Blood cells flowing through a vein

5 Things to Know About Myeloproliferative Neoplasms (MPN)

September 13, 2018 is MPN Awareness Day! Myeloproliferative neoplasms (MPN) are a type of blood disorder that is often considered a blood cancer. MPN develop due to a change, called a mutation, that occurs in the DNA of stem cells in the bone marrow, which results in abnormal development of blood cells. This abnormal development causes an overproduction of red blood cells (RBCs), white blood cells (WBCs), or platelets.1

The three classic types of MPN make up the majority of MPN cases.

Polycythemia vera, essential thrombocythemia, and primary myelofibrosis are the three classic types of MPN. In polycythemia vera, there is an overproduction of red blood cells. In essential thrombocythemia, there is an overabundance of platelets. In primary myelofibrosis, fibers and abnormal stem cells (known as blasts) crowd and scar the bone marrow.1 These types of MPN are considered Philadelphia-chromosome negative, which means that the genetic abnormality called the Philadelphia chromosome does not exist between chromosome 9 and 22.2 While there are other types of MPN, the three classic MPN are most common.

MPN are more common in older adults.

While MPN can develop in people of all ages, MPN are more common in older adults. Polycythemia vera typically affects people over age 60. Essential thrombocythemia and primary myelofibrosis are most common in people over age 50.1,2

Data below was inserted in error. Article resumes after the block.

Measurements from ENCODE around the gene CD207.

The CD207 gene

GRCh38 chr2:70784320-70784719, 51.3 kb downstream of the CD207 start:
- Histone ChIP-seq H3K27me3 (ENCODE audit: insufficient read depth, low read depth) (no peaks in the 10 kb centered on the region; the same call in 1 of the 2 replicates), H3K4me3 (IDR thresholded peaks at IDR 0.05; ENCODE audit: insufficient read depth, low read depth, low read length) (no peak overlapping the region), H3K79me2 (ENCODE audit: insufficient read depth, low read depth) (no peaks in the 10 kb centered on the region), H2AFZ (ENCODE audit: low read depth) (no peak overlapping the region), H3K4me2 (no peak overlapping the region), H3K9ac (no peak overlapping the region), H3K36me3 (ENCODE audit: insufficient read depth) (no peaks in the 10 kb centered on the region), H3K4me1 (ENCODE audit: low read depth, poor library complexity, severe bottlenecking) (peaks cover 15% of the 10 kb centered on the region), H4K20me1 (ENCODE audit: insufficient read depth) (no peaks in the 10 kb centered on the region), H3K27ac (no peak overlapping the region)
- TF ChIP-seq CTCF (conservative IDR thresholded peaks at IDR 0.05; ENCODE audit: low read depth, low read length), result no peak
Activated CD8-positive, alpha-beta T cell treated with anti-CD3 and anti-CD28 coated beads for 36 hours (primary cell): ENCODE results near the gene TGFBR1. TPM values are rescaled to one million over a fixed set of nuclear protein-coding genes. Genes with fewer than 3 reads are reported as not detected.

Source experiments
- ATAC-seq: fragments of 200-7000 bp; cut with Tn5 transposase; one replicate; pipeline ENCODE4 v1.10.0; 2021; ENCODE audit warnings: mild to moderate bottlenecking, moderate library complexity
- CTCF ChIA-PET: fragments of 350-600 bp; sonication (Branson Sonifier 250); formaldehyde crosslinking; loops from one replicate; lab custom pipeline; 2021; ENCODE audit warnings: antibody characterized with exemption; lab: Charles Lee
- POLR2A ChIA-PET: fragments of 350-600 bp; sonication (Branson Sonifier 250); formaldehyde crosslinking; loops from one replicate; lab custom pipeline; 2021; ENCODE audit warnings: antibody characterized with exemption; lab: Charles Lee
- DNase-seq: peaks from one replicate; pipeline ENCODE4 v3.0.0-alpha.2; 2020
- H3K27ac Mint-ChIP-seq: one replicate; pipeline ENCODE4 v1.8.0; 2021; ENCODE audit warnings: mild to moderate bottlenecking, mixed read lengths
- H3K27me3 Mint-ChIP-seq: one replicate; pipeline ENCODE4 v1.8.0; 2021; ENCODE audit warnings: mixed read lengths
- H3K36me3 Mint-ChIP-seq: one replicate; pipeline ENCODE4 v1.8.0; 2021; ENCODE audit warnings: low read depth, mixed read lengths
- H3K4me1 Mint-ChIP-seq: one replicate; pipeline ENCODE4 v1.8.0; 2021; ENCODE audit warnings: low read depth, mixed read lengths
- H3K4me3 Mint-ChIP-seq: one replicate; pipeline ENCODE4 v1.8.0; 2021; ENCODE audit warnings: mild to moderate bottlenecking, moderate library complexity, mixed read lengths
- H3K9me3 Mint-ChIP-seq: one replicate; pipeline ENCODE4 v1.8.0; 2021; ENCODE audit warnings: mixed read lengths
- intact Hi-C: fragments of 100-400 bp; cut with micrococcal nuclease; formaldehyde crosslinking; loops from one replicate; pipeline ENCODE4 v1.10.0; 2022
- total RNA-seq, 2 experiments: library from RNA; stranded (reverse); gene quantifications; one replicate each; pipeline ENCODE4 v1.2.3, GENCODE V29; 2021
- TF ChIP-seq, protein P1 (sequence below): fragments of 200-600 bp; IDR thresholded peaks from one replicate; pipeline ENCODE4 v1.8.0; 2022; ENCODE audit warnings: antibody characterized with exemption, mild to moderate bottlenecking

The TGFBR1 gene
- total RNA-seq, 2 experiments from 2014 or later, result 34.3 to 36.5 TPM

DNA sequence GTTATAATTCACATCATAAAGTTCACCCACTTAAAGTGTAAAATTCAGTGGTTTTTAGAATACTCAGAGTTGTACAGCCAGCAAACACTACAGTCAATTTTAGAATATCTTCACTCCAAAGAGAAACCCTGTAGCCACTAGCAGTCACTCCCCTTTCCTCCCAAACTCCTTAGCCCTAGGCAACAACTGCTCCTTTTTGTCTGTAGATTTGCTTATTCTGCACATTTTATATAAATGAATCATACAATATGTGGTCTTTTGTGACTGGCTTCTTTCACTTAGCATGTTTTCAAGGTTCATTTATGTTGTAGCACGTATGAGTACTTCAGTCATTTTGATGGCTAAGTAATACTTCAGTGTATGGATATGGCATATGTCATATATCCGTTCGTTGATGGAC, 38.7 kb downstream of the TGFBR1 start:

Not everyone has symptoms when they are diagnosed.

Some people may have symptoms prior to diagnosis, while others may develop symptoms at some point after they’ve already been diagnosed. Some MPN are discovered as an incidental finding, which means that the disease is unintentionally discovered during testing for another condition (such as through routine blood work or a test being done for another condition). MPN symptoms can include weakness, headaches, night sweats, weight loss, and fevers. Each type of MPN may also have additional symptoms that are caused by the specific blood element that is elevated.1

Some people can have features of both MPN or MDS.

Some individuals may have features of both MPN and myelodysplastic syndrome (MDS), which is a blood cancer where the blood stem cells do not correctly develop into mature blood cells. This often leads to low blood cell counts and/or cells that are abnormal (known as dysplastic).3 Individuals with MDS/MPN may have an increase in certain blood elements (a feature of MPN), as well as blood cells that look abnormal (a feature of MDS). The most common MDS/MPN subtypes are chronic myelomonocytic leukemia (CMML), juvenile myelomonocytic leukemia (JMML), and atypical chronic myeloid leukemia (aCML).4

Only a few risk factors have been identified.

While we may not know the exact cause of MPN, there are some known risk factors that can increase a person’s likelihood of developing an MPN. A proportion of people with MPN have a mutation in the JAK2 (Janus kinase 2) gene or the CALR (Calreticulin) gene, among others.5 Additional research into these genes and others is ongoing. Exposure to certain chemicals, such as benzene, or radiation may be related to the development of some MPN.1 Family history may play a small role in the development of MPN, but most people who develop an MPN do not have a family member with the disease. However, polycythemia vera is found to be more prevalent in individuals of Eastern European Jewish descent than in other Europeans of Asians.6

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